In a December 1 letter written to Gina McCarthy, administrator for the U.S. Environmental Protection Agency (EPA), the society chided the Obama administration for its methods of responding to journalists' queries to speak to EPA-associated scientists. 

"We write to urge you again to clarify that members of the EPA Science Advisory Board (SAB) and the twenty other EPA science advisory committees have the right and are encouraged to speak to the public and the press about any scientific issues, including those before these committees, in a personal capacity without prior authorization from the agency," said the letter.

"We urge you...to ensure that EPA advisory committee members are encouraged share their expertise and opinions with those who would benefit from it."

I’ve had it!: Eleven Reasons I’m Ashamed to be an American Citizen

By Dave Lindorff

 

I’m going to say it: I am ashamed to be a US citizen. This doesn’t come easily, because having lived abroad and seen some pretty nasty places in my time, I know there are a lot of great things about this country, and a lot of great people who live here, but lately, I’ve reached the conclusion that the US is a sick and twisted country, in which the bad far outweighs the good. 

 

I’ve had it!: Eleven Reasons I’m Ashamed to be an American Citizen

By Dave Lindorff

 

I’m going to say it: I am ashamed to be a US citizen. This doesn’t come easily, because having lived abroad and seen some pretty nasty places in my time, I know there are a lot of great things about this country, and a lot of great people who live here, but lately, I’ve reached the conclusion that the US is a sick and twisted country, in which the bad far outweighs the good. 

 

Black, White, Racism and ‘Law Enforcement’

               The murder of black men by white police officers is nothing new in the United States. The fact that the media is taking notice is what is newsworthy. Despite Civil Rights laws enacted decades ago, racism is deeply embedded in the fabric of U.S. society.


                The recent cases of Eric Gardner in New York and Michael Brown in Ferguson, Missouri,  victims of horrendous cruelty and murder, only received coverage due to the outrage their deaths, and the almost immediate impunity their killers received, caused across the nation. But is white police brutality against blacks something new? Anecdotal evidence presented here indicates that that is hardly the case.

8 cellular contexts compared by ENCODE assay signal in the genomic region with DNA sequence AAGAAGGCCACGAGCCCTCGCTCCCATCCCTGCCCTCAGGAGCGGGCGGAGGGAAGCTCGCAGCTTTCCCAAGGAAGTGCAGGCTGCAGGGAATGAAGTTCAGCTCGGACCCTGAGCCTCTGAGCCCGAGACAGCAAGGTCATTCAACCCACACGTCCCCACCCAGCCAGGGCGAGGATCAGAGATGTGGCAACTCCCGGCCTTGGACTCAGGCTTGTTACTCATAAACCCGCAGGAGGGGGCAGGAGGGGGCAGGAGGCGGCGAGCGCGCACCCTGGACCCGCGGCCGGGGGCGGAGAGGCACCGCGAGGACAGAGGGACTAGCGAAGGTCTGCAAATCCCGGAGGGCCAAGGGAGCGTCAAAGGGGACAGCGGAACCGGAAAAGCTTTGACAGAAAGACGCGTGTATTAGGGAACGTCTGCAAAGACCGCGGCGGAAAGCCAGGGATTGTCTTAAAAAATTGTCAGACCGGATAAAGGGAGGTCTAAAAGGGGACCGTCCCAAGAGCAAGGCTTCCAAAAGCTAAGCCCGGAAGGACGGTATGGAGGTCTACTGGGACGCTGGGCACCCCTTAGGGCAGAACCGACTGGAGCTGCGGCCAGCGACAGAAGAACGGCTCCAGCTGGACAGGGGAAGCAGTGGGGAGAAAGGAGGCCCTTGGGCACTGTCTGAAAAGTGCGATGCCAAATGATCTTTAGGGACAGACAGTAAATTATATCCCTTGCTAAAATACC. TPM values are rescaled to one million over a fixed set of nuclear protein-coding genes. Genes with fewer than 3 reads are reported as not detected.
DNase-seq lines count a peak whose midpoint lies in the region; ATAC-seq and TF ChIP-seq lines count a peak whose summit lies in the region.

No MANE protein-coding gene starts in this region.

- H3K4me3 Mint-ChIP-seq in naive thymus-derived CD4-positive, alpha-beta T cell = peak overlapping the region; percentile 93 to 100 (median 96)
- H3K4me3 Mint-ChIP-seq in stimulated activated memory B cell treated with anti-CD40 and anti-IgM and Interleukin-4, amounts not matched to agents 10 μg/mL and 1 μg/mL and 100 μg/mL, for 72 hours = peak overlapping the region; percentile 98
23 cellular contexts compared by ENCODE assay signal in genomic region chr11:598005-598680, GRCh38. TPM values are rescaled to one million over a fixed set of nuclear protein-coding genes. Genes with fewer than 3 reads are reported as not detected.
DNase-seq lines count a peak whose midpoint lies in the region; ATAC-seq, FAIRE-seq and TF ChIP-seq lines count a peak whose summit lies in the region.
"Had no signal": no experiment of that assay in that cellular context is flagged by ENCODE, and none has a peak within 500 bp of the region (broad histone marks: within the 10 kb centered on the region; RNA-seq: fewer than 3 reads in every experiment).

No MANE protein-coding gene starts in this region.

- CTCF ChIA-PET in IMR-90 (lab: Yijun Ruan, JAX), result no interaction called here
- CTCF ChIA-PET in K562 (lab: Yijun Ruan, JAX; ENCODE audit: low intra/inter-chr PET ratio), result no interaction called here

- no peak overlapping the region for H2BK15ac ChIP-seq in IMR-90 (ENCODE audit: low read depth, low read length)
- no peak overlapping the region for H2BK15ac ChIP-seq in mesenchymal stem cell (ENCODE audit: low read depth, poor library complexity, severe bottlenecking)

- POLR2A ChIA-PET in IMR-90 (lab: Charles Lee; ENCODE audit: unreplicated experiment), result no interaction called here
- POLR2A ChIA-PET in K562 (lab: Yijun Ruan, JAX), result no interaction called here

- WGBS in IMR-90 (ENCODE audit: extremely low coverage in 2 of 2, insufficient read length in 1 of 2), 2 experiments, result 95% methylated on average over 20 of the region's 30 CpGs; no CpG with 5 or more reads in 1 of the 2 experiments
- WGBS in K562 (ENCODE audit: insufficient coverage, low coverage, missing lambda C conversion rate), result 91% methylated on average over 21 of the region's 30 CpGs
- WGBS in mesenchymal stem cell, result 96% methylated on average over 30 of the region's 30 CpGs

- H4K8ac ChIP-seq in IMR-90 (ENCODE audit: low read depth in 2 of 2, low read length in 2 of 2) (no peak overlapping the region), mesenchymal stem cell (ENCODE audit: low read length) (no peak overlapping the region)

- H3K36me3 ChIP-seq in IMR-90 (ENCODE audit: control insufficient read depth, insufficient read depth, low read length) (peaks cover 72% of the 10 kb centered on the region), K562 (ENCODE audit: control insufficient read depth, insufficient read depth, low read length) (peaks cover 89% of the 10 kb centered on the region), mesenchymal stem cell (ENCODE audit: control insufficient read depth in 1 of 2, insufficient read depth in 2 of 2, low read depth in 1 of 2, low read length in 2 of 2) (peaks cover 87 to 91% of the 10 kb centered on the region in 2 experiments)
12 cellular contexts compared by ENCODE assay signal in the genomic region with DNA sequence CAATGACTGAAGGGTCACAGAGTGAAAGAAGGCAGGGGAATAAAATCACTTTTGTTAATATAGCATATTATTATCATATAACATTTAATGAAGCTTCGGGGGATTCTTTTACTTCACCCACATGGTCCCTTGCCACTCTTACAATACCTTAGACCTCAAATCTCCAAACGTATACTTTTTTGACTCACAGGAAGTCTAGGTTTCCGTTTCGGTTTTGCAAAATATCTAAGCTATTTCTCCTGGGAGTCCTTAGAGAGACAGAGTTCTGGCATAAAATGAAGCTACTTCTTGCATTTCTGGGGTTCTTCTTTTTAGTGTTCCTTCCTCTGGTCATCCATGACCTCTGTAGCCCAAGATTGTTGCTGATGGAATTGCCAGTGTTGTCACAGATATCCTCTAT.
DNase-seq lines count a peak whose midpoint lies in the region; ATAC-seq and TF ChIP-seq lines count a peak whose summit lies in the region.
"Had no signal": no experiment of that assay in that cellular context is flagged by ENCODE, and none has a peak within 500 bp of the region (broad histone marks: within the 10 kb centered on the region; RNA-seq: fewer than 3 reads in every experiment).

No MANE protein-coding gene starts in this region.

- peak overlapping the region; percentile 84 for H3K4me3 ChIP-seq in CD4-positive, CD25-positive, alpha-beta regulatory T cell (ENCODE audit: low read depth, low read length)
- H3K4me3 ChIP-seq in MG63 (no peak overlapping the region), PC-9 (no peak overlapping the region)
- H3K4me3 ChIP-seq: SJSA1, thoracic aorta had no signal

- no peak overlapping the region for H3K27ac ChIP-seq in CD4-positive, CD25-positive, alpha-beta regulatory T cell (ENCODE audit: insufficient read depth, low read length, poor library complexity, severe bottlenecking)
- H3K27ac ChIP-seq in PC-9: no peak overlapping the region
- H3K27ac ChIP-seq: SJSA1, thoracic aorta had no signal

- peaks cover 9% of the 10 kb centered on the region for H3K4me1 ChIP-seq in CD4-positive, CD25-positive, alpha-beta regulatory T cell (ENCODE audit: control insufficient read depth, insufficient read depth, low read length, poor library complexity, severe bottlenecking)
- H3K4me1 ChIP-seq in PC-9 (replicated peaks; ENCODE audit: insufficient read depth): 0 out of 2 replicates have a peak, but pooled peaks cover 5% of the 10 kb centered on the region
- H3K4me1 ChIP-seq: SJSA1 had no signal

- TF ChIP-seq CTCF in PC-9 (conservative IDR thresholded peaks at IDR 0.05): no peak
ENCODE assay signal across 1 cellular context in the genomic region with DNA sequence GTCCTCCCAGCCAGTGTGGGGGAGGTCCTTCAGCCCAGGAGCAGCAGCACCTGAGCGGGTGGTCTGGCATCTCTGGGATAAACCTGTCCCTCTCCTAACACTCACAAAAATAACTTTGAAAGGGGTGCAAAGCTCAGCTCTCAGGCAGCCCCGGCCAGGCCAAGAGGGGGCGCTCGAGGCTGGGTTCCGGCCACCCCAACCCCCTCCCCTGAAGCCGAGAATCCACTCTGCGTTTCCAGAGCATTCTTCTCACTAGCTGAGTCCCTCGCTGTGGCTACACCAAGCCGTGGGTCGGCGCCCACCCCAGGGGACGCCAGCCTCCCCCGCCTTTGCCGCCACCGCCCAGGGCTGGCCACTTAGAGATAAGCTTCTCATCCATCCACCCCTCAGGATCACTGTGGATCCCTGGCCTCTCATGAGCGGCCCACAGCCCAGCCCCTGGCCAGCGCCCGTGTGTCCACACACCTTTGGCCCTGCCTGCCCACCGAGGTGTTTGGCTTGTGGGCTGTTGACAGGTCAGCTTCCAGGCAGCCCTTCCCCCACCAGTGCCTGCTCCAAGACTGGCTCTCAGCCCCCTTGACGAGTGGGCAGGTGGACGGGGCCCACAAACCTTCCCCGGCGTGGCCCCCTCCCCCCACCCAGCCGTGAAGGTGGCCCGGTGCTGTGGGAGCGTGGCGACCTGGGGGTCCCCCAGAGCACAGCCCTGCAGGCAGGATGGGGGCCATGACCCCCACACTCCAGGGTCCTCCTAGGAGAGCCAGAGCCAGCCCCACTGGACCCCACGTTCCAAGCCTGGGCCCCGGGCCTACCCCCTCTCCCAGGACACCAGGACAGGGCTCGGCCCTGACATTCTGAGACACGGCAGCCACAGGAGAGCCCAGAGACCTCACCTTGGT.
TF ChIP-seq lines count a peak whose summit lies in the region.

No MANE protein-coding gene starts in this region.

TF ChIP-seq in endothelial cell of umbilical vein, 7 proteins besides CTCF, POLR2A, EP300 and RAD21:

Three Rotten Cases and Counting: Is the Police Reform Movement Getting Legs?

By John Grant


How and why certain events in politics and culture coalesce into a critical mass is always an interesting thing to ponder. Sometimes it can happen when all hope has been lost.

No more grand juries: Coercive 13th Century Relics, They Serve the Political Interests of DAs, not Justice

By Dave Lindorff

 

         In case people didn’t get it earlier, it’s time to recognize that the ancient institution of the grand jury has outlived its usefulness, and should be eliminated, as its only real purpose today is to give prosecutors political cover and an added cudgel with which to  intimidate witnesses.

 

WRI: Prisoners for Peace Day

1st December is Prisoners for Peace Day. For over 60 years, War Resisters' International have, on this day, made known the names and stories of those imprisoned because of their actions for peace. Many are conscientious objectors, in gaol for refusing to join the military. Others have taken nonviolent actions to disrupt preparation for war.

This day is a chance for you to demonstrate your support for those individuals and their movements, by writing to those whose freedom has been taken away from them because of their work for peace.

While WRI has a permanent Prisoners for Peace list, which we make a special effort to update for Prisoners for Peace Day on December 1st.

Coming next -- Year-round worker protests at Walmart: Walmart Black Friday Strikes Become a Thanksgiving Holiday Tradition

By Jess Guh